A pharmaceutical composition of the invention is considered to be “stable,” as meant herein, if the antibody essentially retains its starting physical and chemical structure and biological activity after storage at 4° C. for 2 years. Physical structure and biological activity can be measured in a variety of ways, for example, by size exclusion chromatography, reversed phase chromatography, an A549 assay, and/or fluorescence emission, as explained in Example 2, among many possible assays. A method or composition is “stabilizing” if it promotes the substantial retention of the characteristics of the starting material as measured by at least one of these methods.

A “lyophilized” pharmaceutical composition, which is a freeze-dried composition, can be described as containing certain molecules in certain concentrations and/or being at a certain pH. As meant herein, this means that when the lyophilized composition is resuspended in the amount of diluent recommended for use, it contains the described molecules at the described concentrations and has the described pH.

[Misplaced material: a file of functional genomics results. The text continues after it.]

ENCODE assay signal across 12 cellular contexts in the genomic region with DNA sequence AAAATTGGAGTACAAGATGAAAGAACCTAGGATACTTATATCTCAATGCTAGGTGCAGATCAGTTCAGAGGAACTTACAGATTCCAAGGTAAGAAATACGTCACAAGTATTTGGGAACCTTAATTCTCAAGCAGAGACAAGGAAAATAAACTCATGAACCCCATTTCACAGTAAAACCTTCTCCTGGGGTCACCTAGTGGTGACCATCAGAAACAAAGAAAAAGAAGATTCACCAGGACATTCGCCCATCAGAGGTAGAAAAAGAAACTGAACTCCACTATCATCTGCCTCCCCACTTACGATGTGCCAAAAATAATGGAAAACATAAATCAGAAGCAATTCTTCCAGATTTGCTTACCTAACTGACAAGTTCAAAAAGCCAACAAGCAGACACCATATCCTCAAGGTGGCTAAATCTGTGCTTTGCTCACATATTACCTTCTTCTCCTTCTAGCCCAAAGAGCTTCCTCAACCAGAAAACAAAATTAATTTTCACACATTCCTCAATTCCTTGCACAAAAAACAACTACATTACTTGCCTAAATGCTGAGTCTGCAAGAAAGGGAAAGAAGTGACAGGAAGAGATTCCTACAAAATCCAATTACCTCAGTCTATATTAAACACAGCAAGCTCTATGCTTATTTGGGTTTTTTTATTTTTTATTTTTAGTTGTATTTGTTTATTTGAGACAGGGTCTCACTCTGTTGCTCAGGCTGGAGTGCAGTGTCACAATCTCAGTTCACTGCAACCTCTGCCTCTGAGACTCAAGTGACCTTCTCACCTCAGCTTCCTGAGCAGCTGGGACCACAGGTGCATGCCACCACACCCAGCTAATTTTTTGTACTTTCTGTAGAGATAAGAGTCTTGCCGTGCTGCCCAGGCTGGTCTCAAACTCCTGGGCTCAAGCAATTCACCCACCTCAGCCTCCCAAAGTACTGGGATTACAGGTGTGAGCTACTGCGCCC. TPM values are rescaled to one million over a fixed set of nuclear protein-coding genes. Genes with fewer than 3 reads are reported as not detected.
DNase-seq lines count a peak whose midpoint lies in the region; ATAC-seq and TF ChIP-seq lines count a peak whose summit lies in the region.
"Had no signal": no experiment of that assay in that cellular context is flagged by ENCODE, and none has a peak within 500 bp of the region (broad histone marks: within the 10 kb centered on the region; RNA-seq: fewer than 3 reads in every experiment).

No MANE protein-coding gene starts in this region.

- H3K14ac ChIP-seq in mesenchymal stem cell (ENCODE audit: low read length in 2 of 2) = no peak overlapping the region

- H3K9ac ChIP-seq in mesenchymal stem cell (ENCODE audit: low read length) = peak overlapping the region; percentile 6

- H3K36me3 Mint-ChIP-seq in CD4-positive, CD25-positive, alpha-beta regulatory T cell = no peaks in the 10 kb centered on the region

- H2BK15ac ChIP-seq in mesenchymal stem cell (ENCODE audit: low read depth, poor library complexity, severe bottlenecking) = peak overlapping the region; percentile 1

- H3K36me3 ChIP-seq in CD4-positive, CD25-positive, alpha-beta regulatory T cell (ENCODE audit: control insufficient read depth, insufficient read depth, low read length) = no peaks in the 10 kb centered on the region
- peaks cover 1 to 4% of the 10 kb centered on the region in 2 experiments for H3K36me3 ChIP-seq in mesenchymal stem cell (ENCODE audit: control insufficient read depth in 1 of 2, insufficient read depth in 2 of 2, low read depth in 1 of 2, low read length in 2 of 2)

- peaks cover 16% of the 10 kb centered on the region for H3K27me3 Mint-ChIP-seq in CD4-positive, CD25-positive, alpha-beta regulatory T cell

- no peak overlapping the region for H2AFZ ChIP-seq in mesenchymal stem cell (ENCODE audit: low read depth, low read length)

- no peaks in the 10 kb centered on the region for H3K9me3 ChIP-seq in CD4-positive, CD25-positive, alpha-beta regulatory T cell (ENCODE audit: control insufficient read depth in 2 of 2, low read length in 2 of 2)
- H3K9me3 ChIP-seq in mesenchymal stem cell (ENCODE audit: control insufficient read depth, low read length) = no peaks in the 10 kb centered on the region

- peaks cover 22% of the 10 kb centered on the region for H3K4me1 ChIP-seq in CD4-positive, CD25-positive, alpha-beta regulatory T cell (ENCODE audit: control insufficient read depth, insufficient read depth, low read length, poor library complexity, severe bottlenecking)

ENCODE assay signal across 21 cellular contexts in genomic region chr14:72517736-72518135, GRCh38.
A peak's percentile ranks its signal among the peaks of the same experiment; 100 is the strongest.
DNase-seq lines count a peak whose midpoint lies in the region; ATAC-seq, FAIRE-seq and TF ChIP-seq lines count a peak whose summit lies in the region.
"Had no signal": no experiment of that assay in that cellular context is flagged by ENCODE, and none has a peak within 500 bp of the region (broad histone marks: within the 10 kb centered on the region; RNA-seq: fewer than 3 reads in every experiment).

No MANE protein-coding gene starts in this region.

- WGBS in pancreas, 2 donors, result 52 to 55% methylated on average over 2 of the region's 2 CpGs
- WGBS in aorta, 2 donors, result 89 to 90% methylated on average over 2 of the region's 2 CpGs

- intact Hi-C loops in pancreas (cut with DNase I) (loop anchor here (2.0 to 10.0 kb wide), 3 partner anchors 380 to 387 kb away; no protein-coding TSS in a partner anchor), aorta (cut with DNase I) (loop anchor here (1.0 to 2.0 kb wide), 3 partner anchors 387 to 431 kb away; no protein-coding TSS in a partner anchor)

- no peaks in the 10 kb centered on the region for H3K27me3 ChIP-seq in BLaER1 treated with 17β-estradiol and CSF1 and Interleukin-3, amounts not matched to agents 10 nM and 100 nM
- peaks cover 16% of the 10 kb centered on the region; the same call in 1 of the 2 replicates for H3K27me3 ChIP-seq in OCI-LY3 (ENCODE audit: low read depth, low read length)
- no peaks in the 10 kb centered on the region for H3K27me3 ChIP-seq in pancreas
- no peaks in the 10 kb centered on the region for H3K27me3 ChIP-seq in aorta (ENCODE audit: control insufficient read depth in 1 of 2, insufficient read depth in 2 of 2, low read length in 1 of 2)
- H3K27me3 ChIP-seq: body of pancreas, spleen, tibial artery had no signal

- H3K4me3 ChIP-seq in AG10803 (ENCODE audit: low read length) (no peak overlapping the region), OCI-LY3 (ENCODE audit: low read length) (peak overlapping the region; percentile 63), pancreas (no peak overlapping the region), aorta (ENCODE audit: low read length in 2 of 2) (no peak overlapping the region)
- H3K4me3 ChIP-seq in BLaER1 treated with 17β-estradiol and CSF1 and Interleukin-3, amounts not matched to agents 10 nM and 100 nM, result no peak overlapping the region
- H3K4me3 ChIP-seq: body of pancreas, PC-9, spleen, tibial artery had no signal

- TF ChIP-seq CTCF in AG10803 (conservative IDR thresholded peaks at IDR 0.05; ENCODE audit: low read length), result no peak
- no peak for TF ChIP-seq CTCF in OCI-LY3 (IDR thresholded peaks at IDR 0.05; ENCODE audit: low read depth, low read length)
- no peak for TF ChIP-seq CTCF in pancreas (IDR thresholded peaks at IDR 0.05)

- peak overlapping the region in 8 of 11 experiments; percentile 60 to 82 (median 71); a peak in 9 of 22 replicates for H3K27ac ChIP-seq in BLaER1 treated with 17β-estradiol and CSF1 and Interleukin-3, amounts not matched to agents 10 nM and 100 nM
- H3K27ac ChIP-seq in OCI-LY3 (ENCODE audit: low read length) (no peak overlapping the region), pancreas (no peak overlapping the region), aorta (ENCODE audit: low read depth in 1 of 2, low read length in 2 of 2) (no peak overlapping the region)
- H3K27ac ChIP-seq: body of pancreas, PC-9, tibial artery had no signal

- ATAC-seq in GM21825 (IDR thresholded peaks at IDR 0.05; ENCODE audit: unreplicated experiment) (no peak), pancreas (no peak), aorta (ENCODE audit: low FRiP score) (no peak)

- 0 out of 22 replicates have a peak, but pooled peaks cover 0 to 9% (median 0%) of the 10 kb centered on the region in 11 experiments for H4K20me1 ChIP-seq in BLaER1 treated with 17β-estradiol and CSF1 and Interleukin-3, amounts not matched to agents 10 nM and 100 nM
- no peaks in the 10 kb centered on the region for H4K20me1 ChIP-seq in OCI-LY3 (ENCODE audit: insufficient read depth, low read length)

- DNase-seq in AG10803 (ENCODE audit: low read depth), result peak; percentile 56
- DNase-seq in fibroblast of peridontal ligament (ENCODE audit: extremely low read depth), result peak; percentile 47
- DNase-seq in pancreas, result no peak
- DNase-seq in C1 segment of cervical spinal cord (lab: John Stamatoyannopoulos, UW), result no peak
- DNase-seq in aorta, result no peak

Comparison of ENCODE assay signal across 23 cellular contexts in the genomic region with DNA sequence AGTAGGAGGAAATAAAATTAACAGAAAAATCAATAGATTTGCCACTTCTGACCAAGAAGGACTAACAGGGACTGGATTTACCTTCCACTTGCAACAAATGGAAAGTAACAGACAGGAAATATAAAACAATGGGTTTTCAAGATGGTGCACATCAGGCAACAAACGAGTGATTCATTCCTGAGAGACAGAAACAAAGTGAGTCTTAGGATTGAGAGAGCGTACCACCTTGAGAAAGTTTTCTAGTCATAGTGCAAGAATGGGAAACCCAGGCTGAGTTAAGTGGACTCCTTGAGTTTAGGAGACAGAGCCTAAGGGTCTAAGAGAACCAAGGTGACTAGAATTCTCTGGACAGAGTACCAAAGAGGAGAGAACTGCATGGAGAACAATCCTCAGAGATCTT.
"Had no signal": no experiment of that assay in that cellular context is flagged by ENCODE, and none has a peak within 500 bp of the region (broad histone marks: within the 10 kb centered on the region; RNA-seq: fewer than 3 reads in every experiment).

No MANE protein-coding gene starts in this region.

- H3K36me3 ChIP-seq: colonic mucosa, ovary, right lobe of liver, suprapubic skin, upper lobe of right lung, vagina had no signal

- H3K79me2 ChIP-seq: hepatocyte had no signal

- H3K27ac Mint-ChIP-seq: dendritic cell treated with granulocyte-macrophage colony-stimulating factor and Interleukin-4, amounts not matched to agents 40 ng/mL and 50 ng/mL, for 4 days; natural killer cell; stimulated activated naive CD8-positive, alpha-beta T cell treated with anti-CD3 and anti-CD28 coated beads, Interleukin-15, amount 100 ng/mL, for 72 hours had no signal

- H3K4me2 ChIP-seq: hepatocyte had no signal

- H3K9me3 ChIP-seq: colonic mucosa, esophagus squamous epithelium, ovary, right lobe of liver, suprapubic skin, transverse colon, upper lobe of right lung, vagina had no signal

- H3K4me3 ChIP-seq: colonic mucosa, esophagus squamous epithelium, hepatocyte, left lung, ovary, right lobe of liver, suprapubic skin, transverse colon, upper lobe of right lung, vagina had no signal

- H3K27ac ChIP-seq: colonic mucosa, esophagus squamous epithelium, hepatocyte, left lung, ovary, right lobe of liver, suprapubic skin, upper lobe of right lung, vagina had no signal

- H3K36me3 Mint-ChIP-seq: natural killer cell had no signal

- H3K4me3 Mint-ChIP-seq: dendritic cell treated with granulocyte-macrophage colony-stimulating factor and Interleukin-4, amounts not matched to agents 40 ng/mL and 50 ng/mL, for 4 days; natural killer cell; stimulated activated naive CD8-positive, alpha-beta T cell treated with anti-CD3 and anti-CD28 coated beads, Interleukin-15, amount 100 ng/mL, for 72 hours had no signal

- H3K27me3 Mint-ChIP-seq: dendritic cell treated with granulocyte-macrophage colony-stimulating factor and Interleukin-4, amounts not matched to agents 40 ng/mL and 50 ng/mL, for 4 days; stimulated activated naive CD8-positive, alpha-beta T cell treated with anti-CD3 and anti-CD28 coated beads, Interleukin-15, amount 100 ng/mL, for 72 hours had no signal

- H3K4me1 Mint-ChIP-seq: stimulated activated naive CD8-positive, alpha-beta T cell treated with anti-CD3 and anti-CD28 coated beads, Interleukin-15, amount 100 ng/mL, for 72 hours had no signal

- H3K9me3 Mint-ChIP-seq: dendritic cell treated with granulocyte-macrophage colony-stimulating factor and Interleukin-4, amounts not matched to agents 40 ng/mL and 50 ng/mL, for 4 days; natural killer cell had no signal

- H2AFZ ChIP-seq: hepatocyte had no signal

A pharmaceutical composition of the invention comprises at least a buffering agent and an antibody and, optionally, at least one stabilizing compound, such as, for example, a sugar, a carbohydrate, a salt, an amino acid, or a surfactant. One of skill in the art is aware that components other than a buffering agent are often contained within a pharmaceutical composition comprising an antibody. For example, a pharmaceutical composition is often isotonic, that is, it has a concentration of solutes such that it will not cause osmotic volume changes of cells if cells were immersed in it. An isotonic composition generally has an osmotic pressure from about 250 to about 350 mOsm. Various kinds of solutes, for example sugars, polysaccharides, carbohydrates, or salts, can be used to make a solution isotonic, i.e., to tonicify it.